Figures (Nationwide Building Society) released in January 2014 showed that Manchester had the fastest growing house prices in the UK in 2013, showing a 21% growth through the year. With the BBC having recently relocated 2,500 staff to its new iconic MediaCity headquarters in Manchester, the demand for property in Manchester looks set to continue increasing in the near future.
Unlike nearby Liverpool, Manchester has little connection with the sea and instead made its trading credentials through canals, rail and road – much like Birmingham. With the M6 motorway network (including the M60, M61 and M62) running near the city, travel to Manchester can be achieved in around 3 hours from Glasgow and Cardiff, with London around 3.5 hours away.
Manchester has been recognised as the major city experiencing the fastest growth in England, with more than 500,000 people living within the borough. Thousands of people commute into Manchester daily, with most living in the outlying towns including Oldham, Stockport and Rochdale. Religious and ethnic diversity in Manchester and the Greater Manchester area is incredibly diverse, leading the line throughout the country behind London. The majority demographic is a 66.7% White population, whilst 17.1% of Mancunians are Asian, 8.6% are Black and 4.7% are of Mixed Race. With three universities in the city, Manchester is also home to around 75,000 students during term time.
With rising student numbers every year, more and more investors are seeing student property investment in Manchester as a worthwhile investment.
A recent report from the Nationwide Building Society showed that the price of property in Manchester increased by over 21% in the past year, a clear sign of the considerable increase in demand for city centre property in the region.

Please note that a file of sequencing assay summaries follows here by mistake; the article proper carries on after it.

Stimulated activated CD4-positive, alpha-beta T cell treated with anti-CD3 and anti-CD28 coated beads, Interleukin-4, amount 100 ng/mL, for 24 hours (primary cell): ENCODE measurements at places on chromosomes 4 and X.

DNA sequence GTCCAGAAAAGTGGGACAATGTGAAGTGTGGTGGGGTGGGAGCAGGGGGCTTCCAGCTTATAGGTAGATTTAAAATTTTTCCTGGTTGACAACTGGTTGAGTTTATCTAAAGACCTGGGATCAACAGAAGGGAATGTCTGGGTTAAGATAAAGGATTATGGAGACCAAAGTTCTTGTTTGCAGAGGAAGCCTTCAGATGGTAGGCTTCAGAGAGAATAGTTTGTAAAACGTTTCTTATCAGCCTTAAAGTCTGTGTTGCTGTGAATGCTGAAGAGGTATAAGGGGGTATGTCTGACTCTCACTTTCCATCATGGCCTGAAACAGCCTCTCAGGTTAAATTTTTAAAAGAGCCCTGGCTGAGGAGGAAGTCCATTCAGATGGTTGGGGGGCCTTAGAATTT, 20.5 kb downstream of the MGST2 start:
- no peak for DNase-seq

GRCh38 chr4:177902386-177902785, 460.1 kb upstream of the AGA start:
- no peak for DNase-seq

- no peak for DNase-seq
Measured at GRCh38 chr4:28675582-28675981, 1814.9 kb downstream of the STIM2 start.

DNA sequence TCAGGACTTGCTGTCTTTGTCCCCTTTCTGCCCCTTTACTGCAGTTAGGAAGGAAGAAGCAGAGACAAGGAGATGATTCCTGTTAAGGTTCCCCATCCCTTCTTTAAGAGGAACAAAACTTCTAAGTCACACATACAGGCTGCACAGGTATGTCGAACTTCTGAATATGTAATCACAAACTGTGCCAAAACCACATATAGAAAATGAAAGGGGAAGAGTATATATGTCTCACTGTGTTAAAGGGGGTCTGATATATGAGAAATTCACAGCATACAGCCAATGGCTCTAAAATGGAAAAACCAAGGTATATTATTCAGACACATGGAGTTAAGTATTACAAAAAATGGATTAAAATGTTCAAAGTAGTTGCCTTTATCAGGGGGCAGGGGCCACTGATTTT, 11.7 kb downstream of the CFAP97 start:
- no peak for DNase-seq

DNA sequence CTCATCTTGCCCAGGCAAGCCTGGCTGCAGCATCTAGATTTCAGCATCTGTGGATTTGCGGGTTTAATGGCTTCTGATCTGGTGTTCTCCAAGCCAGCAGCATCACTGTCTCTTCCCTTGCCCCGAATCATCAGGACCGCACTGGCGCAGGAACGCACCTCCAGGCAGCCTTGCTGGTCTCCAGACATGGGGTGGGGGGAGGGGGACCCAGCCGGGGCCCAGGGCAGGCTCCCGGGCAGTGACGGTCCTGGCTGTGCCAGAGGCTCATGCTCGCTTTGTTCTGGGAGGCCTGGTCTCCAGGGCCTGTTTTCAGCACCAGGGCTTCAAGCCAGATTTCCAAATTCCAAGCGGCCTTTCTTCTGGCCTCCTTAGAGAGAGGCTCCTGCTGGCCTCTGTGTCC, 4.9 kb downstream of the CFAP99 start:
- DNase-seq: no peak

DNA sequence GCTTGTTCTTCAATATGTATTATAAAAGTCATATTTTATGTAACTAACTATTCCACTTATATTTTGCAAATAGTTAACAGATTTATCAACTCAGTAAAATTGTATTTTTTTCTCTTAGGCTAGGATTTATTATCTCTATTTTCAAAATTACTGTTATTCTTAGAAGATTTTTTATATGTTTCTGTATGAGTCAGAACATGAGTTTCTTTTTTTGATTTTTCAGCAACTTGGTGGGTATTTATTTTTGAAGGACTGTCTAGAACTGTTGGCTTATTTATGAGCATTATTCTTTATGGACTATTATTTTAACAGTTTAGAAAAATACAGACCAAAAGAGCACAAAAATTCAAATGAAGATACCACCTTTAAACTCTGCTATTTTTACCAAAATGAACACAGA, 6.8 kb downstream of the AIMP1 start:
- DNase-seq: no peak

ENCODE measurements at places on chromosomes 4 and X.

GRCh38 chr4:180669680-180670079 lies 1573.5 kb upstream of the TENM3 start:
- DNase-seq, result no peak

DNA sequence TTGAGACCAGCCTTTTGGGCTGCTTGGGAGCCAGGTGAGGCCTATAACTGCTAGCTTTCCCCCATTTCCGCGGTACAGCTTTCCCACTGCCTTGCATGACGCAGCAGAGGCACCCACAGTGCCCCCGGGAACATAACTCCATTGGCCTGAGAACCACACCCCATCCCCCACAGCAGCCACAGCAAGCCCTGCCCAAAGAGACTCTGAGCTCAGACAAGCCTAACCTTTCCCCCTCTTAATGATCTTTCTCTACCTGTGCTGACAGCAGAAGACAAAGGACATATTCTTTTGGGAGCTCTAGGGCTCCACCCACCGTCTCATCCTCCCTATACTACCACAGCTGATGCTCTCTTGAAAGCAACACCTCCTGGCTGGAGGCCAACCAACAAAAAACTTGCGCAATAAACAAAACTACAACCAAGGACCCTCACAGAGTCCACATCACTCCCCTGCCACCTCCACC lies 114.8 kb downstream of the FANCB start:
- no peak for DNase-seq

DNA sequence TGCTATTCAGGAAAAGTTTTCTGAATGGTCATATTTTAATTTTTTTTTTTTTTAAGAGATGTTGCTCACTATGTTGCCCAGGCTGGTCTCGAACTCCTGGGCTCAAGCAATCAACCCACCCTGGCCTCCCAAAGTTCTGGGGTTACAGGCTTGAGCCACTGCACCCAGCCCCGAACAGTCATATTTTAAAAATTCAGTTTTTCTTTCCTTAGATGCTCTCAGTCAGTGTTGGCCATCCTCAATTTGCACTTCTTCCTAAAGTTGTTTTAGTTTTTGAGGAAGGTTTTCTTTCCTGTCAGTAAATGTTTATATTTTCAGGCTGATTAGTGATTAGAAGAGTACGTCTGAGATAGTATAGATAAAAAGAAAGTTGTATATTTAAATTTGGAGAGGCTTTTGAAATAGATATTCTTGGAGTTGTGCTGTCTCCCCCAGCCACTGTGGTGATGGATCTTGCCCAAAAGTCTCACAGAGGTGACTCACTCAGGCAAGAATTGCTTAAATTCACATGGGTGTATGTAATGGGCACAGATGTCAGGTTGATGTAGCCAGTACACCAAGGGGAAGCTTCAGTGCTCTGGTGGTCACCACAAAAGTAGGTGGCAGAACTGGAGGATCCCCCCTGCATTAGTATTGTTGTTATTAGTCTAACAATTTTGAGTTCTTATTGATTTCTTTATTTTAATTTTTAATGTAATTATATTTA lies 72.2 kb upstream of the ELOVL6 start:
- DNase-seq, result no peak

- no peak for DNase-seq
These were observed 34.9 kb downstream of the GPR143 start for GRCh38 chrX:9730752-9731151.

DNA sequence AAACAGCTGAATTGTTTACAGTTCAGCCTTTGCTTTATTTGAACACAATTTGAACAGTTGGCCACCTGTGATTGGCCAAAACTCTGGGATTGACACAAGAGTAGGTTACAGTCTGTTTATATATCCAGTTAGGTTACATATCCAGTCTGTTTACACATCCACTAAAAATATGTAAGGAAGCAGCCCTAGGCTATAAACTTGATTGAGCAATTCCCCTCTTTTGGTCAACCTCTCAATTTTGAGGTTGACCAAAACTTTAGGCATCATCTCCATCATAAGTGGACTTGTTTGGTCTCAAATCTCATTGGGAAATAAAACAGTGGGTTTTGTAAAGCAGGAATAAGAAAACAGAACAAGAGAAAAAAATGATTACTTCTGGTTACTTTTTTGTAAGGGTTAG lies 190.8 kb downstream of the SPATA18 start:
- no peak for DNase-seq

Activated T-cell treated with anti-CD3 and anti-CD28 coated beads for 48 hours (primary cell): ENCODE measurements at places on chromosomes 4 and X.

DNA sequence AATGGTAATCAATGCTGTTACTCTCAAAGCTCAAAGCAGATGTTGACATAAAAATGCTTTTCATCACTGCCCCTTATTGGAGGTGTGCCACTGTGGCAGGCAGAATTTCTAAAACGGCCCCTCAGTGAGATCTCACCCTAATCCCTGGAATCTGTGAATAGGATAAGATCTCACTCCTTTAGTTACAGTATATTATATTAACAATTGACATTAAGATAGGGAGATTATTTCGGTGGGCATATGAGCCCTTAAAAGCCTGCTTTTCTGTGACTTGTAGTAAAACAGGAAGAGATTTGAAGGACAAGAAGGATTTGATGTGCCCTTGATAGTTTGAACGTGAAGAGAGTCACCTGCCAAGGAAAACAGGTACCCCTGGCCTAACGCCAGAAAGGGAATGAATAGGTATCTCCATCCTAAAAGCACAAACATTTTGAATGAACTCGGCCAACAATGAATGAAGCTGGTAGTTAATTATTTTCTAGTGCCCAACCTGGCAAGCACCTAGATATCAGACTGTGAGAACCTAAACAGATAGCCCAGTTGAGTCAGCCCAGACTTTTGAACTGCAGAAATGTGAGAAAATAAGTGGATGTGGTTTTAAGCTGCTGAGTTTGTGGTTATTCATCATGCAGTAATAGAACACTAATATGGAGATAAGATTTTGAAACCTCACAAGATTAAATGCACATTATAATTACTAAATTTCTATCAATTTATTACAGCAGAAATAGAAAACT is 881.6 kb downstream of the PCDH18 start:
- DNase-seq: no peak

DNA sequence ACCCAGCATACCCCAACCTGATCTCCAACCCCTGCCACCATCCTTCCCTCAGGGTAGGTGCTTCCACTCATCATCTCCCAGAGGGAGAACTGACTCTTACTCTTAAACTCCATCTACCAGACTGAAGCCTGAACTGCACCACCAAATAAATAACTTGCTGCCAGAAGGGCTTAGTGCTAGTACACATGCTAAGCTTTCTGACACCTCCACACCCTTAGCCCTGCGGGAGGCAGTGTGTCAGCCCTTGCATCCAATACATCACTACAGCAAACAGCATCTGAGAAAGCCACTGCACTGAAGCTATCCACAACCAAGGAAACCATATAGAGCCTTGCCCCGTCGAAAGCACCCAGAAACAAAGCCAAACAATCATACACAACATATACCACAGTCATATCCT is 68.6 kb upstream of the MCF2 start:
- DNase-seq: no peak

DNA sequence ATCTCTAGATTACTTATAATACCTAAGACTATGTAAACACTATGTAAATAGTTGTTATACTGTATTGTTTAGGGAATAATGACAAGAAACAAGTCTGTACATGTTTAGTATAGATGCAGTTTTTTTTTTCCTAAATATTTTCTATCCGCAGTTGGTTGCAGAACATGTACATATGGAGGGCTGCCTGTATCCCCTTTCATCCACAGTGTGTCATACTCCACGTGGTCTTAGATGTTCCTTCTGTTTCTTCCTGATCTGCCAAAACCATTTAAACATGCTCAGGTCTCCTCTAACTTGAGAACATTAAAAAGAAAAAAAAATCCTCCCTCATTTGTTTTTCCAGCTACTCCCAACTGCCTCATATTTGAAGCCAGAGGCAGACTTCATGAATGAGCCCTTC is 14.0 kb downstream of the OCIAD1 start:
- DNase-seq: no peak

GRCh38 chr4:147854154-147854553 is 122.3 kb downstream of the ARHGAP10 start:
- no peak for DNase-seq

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If London was the darling of the UK property investment market in 2014, 2015 has to be Manchester's year. A fast moving and vibrant city, Manchester is today one of the most desirable locations for investors seeking high yields and strong capital appreciation in the UK property market.
Whilst recent years have been characterised by the relocation of major corporations such as the BBC and ITV to central Manchester, the development of the governments new 'Northern Powerhouses' project looks set to offer similar impetus for the next decade and beyond. From world class football teams including Manchester United and Manchester City, through to leading educational establishments such as the University of Manchester, Manchester Metropolitan University and the Manchester Business School, modern day Manchester has something to cater for every taste and budget.
According to a recent report by HSBC, Manchester was voted second best location in the UK for a buy to let investment property, with rental yields delivering returns of approximately 8.00% for investors. When capital appreciation is added into the investment equation, it's easy to see why the demand for buy to investment properties in Manchester city centre has grown so significantly in recent months.